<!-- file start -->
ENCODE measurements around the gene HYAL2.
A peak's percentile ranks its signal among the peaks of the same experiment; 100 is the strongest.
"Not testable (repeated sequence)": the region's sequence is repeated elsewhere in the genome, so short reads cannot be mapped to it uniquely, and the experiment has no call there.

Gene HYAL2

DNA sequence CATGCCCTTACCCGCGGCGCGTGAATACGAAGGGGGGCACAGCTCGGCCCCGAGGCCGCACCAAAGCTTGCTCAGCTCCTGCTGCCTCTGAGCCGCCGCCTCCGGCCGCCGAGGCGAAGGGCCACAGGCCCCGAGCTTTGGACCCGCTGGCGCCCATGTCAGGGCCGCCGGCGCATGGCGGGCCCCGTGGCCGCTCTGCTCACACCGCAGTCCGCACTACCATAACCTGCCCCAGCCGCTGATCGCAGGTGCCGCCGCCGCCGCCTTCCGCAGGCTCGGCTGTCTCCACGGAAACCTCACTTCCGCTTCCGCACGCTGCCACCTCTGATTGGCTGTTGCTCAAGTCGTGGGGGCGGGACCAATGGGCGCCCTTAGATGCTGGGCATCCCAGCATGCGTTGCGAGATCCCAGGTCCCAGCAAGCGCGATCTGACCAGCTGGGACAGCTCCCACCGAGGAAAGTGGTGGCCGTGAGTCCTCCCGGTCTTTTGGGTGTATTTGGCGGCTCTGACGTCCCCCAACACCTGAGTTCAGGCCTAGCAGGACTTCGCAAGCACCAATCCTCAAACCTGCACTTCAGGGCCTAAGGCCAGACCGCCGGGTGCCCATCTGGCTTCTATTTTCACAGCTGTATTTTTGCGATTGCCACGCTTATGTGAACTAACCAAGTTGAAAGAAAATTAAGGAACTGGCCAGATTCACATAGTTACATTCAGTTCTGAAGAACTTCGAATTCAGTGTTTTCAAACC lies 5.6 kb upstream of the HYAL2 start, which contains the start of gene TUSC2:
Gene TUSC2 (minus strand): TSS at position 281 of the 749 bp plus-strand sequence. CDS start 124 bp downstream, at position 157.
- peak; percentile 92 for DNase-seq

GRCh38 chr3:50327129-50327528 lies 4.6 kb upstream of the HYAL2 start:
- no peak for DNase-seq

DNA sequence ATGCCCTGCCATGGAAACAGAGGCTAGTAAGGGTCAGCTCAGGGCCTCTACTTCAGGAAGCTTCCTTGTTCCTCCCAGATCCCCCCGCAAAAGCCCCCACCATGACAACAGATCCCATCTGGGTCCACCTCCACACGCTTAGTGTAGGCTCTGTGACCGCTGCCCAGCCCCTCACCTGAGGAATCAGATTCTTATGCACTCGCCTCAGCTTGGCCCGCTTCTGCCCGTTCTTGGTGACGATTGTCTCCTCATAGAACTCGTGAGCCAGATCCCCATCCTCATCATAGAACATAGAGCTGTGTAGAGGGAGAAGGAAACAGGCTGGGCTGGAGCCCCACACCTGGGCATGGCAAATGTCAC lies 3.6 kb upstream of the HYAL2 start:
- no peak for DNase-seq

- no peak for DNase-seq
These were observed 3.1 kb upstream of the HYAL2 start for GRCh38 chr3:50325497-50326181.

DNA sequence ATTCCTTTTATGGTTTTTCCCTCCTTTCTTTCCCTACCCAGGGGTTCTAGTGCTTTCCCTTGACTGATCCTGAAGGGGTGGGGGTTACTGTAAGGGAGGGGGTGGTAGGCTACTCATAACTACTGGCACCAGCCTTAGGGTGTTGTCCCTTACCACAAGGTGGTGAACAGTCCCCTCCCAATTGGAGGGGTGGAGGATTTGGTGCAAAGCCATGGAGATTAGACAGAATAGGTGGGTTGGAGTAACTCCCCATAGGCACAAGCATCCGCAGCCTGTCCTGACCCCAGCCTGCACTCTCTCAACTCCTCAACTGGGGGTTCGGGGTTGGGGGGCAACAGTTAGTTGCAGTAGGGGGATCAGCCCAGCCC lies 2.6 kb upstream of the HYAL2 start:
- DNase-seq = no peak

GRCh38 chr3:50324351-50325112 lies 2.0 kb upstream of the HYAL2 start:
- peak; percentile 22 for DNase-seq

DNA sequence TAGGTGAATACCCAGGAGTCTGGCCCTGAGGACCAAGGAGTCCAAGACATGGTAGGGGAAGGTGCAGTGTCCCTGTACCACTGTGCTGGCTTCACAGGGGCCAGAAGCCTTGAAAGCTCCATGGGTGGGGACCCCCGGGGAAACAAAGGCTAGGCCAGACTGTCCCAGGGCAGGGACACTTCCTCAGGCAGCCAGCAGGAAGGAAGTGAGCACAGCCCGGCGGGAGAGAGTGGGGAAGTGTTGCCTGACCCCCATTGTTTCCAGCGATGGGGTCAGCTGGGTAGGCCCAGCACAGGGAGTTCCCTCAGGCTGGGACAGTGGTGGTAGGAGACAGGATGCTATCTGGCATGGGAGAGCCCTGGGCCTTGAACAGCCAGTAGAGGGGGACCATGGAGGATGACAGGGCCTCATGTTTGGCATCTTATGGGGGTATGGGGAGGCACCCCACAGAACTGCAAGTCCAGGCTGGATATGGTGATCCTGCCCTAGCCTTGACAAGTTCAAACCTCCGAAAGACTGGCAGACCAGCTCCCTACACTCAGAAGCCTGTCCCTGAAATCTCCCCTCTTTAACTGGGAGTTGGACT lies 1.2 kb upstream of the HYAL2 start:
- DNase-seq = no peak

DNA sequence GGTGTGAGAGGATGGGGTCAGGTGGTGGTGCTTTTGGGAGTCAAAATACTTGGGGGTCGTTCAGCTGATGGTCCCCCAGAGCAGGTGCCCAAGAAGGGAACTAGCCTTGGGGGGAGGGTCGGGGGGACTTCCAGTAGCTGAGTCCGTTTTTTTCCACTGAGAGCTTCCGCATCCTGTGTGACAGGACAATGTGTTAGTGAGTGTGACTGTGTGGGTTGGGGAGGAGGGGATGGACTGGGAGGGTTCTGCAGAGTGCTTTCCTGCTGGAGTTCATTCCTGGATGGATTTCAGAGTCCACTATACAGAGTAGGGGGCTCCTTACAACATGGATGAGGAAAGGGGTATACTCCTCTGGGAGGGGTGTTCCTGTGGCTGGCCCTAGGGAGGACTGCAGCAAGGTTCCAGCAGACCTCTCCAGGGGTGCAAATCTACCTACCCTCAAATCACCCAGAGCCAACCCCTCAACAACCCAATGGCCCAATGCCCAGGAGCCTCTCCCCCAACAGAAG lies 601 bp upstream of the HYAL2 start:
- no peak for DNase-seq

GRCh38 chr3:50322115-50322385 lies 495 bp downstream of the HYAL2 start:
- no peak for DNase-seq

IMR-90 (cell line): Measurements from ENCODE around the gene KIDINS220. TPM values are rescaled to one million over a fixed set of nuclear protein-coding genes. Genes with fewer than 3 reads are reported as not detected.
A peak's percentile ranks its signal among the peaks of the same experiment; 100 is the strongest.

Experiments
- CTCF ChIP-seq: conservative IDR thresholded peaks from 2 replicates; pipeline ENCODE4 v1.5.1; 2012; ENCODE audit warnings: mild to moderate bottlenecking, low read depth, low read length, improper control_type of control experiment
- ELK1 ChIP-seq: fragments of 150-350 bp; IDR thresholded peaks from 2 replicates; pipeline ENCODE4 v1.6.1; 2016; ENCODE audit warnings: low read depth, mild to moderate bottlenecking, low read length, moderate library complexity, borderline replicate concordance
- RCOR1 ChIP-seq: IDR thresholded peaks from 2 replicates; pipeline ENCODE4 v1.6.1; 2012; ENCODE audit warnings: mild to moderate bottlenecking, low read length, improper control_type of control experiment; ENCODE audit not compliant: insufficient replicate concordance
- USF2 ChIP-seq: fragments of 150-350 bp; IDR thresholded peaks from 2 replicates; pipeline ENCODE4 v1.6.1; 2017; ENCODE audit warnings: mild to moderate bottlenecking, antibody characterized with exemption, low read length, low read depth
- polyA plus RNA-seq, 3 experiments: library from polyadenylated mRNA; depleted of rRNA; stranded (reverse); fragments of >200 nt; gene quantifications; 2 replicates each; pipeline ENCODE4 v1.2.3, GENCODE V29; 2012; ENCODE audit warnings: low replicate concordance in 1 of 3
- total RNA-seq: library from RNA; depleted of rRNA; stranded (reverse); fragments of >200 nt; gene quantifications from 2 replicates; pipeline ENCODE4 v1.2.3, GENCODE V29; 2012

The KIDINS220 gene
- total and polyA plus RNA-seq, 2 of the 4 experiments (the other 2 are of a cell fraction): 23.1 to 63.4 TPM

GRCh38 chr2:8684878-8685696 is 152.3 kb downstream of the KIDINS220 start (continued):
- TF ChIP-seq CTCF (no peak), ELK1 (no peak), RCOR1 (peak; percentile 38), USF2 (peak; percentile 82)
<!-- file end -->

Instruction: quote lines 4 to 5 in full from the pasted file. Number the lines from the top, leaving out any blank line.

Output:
Gene HYAL2

DNA sequence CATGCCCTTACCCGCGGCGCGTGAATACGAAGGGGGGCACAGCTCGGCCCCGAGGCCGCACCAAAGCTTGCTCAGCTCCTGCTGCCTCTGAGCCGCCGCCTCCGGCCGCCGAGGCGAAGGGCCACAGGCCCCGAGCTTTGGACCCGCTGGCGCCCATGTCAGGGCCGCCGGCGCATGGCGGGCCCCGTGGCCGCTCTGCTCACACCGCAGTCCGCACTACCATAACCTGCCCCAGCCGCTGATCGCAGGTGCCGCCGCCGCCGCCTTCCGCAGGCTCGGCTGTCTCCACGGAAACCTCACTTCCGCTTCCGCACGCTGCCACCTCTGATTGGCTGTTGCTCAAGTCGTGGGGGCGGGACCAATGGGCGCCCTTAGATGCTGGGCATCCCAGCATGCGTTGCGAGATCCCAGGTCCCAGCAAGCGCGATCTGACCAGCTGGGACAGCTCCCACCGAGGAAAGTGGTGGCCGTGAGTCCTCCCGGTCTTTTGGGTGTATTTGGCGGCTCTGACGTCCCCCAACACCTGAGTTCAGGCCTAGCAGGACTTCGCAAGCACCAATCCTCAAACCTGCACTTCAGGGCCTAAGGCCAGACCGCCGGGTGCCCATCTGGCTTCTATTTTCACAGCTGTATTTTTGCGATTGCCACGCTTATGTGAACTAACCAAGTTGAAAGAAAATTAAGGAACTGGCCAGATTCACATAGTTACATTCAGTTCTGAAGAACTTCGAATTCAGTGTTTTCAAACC lies 5.6 kb upstream of the HYAL2 start, which contains the start of gene TUSC2: